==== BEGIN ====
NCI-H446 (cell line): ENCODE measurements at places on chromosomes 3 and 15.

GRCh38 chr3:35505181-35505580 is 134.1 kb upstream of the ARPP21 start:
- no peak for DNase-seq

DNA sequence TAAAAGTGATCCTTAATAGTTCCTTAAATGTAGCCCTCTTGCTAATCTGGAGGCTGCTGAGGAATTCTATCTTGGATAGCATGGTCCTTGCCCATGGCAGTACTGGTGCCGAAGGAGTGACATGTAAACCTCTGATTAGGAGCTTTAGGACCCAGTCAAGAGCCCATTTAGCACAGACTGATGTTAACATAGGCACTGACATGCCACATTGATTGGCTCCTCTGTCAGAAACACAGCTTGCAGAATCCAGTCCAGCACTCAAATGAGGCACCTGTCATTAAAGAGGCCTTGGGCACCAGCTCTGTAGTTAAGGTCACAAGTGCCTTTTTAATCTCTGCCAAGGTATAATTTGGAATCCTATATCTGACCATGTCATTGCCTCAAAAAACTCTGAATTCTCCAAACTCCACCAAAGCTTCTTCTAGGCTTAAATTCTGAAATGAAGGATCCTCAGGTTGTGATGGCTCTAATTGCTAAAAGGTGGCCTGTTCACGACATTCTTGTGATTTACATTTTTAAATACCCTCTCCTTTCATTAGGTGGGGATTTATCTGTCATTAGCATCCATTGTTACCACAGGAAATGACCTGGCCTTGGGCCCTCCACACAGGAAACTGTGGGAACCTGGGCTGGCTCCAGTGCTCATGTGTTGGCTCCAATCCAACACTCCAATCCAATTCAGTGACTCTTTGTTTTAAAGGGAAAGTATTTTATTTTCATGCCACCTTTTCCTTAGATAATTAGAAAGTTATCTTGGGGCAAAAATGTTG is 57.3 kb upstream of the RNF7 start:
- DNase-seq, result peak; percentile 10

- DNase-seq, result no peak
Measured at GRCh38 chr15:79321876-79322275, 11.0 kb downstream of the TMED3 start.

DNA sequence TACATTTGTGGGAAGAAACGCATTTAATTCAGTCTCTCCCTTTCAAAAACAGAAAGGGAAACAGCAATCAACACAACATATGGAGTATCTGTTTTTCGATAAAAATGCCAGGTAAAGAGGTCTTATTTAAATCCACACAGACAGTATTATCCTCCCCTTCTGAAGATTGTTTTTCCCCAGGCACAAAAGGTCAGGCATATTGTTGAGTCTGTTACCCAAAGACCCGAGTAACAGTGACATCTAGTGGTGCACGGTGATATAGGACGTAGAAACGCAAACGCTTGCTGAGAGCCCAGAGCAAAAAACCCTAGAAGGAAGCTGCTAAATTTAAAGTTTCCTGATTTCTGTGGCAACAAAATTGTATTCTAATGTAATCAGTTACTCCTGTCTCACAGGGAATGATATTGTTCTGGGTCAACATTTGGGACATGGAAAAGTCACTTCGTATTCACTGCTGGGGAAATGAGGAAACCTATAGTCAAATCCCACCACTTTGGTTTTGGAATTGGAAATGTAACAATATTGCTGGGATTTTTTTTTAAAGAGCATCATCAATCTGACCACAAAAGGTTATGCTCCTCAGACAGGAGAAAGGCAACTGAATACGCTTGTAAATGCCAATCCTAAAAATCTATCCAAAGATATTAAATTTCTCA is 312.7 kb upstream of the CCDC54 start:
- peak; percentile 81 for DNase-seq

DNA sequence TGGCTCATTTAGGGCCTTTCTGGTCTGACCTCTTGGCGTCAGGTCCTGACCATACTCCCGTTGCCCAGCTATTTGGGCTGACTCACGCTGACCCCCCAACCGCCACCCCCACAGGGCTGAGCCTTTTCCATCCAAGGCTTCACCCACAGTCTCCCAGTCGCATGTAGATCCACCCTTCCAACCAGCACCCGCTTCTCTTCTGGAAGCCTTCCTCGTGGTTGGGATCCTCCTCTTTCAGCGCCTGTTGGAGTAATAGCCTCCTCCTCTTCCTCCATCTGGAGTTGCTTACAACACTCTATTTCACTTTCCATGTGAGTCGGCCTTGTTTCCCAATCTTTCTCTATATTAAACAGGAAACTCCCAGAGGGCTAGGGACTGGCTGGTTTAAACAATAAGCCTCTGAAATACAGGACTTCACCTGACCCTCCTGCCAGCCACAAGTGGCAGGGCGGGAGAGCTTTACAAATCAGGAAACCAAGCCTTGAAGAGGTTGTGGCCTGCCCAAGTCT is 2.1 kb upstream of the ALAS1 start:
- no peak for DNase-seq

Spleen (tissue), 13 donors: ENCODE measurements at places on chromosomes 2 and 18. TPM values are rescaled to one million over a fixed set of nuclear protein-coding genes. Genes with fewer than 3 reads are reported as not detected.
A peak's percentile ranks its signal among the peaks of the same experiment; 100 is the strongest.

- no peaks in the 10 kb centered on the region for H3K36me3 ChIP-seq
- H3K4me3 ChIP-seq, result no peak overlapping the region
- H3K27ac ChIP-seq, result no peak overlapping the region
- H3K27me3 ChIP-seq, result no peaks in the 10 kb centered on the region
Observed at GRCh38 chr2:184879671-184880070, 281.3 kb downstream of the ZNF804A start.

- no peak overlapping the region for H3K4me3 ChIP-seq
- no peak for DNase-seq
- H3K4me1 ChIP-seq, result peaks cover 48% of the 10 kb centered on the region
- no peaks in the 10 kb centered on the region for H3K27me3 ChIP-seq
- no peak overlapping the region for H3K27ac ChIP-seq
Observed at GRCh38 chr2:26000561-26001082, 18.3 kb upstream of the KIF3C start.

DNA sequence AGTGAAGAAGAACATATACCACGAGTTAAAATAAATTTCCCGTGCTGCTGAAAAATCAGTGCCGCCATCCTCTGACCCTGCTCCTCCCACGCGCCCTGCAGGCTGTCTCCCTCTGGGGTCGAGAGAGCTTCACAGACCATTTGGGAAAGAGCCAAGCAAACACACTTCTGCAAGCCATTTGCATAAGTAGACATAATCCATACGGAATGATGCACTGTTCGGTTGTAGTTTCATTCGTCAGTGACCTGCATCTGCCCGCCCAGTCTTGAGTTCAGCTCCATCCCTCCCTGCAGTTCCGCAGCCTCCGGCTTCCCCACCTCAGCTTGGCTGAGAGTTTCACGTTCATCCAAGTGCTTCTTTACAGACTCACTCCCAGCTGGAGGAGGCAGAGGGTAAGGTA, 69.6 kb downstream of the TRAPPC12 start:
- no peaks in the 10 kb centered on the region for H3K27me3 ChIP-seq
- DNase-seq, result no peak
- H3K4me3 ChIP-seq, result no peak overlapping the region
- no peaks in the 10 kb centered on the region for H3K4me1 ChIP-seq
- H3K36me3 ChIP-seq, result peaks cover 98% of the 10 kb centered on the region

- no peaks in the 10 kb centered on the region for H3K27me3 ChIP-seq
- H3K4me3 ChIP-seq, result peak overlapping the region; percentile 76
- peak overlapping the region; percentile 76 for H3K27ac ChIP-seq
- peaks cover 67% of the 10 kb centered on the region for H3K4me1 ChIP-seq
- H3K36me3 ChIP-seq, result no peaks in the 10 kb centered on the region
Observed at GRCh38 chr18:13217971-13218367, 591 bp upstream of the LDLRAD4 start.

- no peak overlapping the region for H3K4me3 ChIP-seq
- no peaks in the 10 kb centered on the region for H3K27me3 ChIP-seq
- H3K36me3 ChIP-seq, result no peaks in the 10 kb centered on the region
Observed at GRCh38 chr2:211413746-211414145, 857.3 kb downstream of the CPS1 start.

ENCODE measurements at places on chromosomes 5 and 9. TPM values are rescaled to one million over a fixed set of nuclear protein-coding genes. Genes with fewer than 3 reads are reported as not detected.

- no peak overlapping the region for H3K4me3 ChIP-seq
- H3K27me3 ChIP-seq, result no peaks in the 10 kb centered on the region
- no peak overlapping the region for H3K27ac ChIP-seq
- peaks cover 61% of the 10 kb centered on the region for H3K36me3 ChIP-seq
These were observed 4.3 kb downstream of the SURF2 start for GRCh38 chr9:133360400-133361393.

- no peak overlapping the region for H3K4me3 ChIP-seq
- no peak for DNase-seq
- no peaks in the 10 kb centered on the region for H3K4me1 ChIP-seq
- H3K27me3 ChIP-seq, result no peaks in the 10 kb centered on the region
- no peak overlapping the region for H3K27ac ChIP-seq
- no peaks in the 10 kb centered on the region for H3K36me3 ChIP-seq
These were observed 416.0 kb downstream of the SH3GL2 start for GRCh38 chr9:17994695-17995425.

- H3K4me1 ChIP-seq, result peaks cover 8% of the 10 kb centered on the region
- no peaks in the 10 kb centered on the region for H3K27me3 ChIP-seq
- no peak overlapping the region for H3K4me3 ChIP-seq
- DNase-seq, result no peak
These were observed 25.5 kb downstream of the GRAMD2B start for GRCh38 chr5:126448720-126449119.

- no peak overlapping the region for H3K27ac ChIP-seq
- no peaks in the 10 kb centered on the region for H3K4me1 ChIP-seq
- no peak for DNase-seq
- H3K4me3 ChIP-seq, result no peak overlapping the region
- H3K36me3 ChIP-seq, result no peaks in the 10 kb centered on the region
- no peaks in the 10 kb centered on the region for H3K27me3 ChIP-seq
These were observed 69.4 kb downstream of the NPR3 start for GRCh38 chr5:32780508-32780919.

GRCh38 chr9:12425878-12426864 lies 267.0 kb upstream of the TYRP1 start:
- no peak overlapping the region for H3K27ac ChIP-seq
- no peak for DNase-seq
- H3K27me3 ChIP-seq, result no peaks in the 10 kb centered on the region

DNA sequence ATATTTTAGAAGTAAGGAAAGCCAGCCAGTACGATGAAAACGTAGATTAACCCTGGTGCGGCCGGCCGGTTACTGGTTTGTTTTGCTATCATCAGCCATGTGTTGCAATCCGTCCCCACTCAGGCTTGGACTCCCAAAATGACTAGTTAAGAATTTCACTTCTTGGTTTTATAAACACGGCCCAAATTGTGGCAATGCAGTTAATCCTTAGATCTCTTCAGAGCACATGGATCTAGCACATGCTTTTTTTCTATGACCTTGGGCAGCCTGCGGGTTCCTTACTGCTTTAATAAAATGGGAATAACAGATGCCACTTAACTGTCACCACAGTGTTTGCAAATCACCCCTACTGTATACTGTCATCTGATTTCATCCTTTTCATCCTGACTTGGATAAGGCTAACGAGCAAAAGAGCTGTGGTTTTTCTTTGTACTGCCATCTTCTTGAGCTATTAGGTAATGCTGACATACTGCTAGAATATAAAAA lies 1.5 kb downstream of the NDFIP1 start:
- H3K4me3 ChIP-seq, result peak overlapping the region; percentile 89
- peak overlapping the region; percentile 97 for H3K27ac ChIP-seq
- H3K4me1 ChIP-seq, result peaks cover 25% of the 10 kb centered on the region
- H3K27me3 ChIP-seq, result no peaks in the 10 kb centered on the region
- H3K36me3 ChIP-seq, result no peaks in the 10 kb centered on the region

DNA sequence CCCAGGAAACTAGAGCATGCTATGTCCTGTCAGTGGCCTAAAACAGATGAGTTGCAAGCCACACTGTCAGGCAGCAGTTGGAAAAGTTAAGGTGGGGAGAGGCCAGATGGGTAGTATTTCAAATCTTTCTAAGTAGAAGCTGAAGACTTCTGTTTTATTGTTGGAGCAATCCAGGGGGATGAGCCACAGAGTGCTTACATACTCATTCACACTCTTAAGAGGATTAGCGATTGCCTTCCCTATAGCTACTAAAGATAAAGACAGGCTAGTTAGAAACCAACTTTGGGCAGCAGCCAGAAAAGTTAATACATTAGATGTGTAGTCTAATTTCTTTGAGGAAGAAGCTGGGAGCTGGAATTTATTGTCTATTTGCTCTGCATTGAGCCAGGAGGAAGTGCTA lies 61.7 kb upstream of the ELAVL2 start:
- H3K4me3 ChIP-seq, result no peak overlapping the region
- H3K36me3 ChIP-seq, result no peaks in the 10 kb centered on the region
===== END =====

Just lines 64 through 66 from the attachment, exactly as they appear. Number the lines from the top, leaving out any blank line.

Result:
- no peaks in the 10 kb centered on the region for H3K27me3 ChIP-seq
These were observed 69.4 kb downstream of the NPR3 start for GRCh38 chr5:32780508-32780919.

GRCh38 chr9:12425878-12426864 lies 267.0 kb upstream of the TYRP1 start: